A Larger Air Line

Why plug your air compressor into a larger air line?

Consider the design of a typical manufacturing plant compressed air system.  The discharge line on a big industrial compressor might be 1 1/2″ in diameter.  Then, that line will exit the compressor tank, likely be run up a wall to the ceiling air mains, and bushed up into a much larger, maybe 3″ diameter, air main, or perhaps even larger. That certainly qualifies as a larger air line.

Throughout the plant there are compressed air drop lines taken from the ceiling main down to the various work stations. That’s moving from a larger air line back down to a smaller one to each point of compressed air use. There are good reasons for that, as well.

For your home or small workshop air compressor, you might  simply prefer to change the size of the air hose that you plug into your air compressor discharge coupler. A larger air line, going from that small 1/4″ PVC type hose or tube up into a 1/2″  or 3/4″ rubber hose, has benefits.

Are there any problems with plumbing the compressor from a smaller into a larger air line?

Not as far as we are concerned.

To create a larger air line to their air tools,  compressor owners can remove the discharge coupler entirely  (after dumping all air in the compressor of course) and replace it either with a larger coupler, or an adapter bushing to a larger line size. Install the the appropriately sized larger coupler, and now you can plug larger air lines with larger connectors into your compressor.

Note that increasing the size of the compressor discharge coupler will require a supply of larger connectors for your air hose and air tools too.

The existing compressor discharge coupler can limit air flow

Sketch of smaller to larger air lineSimply adding a larger air line downstream from the same discharge coupler on your air compressor cannot increase the flow from the compressor, as that will be limited by the air passage way inside the coupler. A larger discharge coupler means more air will flow out of the compressor tank to the air line.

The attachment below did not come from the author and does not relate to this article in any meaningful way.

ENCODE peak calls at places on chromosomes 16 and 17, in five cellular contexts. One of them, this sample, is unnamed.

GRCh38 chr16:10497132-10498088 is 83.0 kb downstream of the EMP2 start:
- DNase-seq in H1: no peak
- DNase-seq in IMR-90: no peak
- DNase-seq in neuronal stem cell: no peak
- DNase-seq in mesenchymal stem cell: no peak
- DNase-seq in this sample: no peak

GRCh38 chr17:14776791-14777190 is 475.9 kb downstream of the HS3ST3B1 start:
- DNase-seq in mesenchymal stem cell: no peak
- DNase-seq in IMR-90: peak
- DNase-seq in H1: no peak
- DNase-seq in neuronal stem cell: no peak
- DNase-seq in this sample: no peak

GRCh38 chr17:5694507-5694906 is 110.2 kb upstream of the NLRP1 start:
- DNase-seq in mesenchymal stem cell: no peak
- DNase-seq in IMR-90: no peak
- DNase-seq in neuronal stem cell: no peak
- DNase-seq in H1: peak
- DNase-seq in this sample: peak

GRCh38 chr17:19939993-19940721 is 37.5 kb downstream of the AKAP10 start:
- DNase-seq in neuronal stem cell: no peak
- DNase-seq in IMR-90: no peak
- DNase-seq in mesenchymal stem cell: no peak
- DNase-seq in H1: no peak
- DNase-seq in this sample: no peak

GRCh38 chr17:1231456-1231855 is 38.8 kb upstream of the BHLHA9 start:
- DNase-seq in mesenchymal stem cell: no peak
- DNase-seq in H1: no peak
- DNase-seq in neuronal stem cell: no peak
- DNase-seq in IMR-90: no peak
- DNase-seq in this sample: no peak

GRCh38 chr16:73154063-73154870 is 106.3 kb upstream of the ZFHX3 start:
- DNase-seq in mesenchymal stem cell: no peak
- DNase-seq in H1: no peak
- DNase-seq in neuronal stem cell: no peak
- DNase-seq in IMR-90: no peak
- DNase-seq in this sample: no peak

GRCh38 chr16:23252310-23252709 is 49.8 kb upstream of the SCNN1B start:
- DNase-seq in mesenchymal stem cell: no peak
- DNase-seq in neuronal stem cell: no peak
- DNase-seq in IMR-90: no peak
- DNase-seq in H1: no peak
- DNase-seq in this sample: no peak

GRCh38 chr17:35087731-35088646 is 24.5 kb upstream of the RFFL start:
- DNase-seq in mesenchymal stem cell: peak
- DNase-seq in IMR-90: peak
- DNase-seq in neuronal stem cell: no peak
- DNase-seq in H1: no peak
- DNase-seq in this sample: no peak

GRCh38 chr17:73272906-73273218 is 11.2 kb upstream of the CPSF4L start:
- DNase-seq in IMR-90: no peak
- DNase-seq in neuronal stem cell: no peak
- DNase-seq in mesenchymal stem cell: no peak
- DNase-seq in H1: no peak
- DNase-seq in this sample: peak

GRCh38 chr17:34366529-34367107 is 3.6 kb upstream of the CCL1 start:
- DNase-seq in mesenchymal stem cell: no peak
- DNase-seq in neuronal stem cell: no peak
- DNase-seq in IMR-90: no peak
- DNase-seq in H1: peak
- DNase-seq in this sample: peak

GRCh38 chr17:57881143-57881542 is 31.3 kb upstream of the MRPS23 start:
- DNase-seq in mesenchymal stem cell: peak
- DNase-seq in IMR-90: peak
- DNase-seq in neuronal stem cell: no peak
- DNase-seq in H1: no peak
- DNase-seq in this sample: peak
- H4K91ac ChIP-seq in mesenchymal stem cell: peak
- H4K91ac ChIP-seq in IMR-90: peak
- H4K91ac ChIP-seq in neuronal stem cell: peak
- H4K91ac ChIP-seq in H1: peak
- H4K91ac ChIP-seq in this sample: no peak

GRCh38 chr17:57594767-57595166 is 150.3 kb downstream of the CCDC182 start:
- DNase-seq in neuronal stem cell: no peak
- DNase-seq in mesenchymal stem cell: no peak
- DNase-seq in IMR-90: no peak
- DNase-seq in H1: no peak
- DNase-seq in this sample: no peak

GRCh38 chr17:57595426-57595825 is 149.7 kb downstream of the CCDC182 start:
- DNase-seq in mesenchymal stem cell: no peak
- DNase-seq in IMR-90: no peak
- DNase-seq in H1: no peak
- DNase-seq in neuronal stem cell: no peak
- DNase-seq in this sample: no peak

Why a larger air line then?

Just like the example of the plant air supply referred to earlier on this page,  if you have a larger air line running from the discharge coupler to your air tool, that line becomes a compressed air reservoir in its own right. You have more compressed air in a larger air line ready to drive your air tool than if the line is smaller.

Both the compressed air pressure and compressed air flow are very important when attempting to do work with a high-demand air tool like a an impact wrench, for example. A larger air line to that tool will get more compressed air flow to it at start up, ramping it up to operating capacity quickly.


There is no downside to having a larger air line downstream from a smaller air line.

Having a larger air line getting air to your air tool from your compressor faster does not increase the output of your air compressor, however.

If your air tool uses more air  than your air compressor can develop  –  often the case with smaller, home workshop or garage air compressors – then as the compressed air demand exceeds the compressors ability to supply it  the air supply to your air tool will diminish, and the air tool will eventually stop working, since it is using more air than the air compressor can supply,  regardless of the size of the air line.

That being the case, you can only stop using the air tool until the air compressor catches up, tank pressure builds, you have more air available for the air tool, and you can start work again.

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